Oita Trinita can win the group with a win and a Yokohama F-Marinos loss or draw, or a draw and a Yokohama loss by two or more.  Oita can win a wildcard slot with a win and an FC Tokyo loss or draw, or a draw, an FC Tokyo loss (or draw with a lower score than Oita’s game), a Kawasaki Frontale loss or draw, and a Kashiwa Reysol loss or draw also clinches a wildcard slot.  Oita can still win a wildcard slot by losing by no more than one goal, a Jubilo Iwata loss or draw, an FC Tokyo loss by more goals than Oita’s, a Frontale loss or draw, and a Kashiwa loss or draw.

Albirex Niigata and Omiya Ardija have been eliminated from quarterfinal contention.

Personal predictions:
Group A Winner: Nagoya Grampus
Group B Winner: Shimizu S-Pulse
Group C Winner: JEF United Ichihara Chiba
Group D Winner: Oita Trinita
Wildcard winners: Vissel Kobe & FC Tokyo

[Match Report] 05.25 FC Tokyo 3:0 (1:0) Tokyo Verdy [Nabisco Prelim]

Because I’m not going to get my photos up tonight as much as I’d like to, I’d like to illustrate how the game went:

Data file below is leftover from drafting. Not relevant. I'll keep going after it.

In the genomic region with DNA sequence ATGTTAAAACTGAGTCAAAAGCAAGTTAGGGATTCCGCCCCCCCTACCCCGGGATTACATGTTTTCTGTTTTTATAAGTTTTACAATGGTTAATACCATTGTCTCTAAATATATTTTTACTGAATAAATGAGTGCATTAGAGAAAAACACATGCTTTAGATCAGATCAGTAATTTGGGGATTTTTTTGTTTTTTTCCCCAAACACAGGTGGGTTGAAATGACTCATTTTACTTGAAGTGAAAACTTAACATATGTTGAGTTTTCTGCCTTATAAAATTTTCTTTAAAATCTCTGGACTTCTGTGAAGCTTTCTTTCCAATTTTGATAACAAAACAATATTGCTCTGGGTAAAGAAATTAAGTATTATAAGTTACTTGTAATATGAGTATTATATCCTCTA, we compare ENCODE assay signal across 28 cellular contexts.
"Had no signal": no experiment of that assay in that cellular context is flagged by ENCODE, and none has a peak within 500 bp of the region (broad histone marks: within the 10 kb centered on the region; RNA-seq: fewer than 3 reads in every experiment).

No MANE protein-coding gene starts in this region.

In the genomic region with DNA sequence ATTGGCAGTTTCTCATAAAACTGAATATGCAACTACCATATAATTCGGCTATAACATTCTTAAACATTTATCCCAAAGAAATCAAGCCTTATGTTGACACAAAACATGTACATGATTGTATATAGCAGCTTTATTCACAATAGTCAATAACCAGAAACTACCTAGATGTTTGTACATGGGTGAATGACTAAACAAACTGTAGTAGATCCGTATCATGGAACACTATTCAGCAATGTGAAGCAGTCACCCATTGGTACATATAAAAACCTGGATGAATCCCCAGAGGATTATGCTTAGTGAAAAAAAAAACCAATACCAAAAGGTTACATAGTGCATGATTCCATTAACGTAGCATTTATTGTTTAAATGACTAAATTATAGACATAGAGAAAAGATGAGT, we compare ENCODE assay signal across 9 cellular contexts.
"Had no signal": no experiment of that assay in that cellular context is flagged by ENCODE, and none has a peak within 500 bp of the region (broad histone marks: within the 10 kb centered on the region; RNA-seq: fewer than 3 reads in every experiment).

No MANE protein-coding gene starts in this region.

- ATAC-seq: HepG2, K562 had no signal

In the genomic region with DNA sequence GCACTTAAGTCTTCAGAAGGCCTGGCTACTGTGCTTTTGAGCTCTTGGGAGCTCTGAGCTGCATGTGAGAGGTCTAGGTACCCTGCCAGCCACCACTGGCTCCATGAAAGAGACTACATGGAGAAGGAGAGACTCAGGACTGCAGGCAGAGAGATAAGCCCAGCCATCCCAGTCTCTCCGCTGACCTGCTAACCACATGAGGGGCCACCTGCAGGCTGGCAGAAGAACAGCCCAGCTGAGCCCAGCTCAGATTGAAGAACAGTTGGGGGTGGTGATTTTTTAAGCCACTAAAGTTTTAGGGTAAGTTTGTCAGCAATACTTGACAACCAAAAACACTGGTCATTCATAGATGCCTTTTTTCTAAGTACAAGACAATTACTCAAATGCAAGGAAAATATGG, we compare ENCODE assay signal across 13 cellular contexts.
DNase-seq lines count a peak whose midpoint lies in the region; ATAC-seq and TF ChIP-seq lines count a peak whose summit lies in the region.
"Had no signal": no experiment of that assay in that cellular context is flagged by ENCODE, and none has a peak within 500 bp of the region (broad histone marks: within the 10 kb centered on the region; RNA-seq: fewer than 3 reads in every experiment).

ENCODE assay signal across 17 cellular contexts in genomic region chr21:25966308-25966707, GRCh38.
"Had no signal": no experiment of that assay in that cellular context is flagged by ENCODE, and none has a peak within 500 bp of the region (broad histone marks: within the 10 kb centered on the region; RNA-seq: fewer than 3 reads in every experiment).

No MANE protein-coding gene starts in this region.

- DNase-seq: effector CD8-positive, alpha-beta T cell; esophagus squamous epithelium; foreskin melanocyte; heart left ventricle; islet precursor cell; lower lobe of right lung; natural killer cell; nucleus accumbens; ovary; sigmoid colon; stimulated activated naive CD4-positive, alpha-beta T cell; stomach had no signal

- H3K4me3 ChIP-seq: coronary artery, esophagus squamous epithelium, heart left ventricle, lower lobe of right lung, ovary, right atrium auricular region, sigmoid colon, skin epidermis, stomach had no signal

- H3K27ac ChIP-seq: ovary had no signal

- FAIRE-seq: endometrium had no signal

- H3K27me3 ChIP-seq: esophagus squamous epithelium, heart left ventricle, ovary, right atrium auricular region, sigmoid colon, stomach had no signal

curbstomp

Imagine, if you will, that Edward Norton is wearing a blue + red kit instead of a pair of boxers and a swastika. Then further imagine that the black kid about to be handed a startlingly expensive bill for dental restoration work represents Verdy. Got that in your head? Okay, then you have some idea of how today’s match went.

Though the weather in Tokyo was miserable throughout most of yesterday, the rain finally cleared around 11AM this morning – it was cloudy throughout the day but over 19,000 people were in the stands – precious few of them Verdy fans. Guys, I know you’re already eliminated from the quarterfinals, but seriously, it’s a Derby match, have some goddamned pride in your team.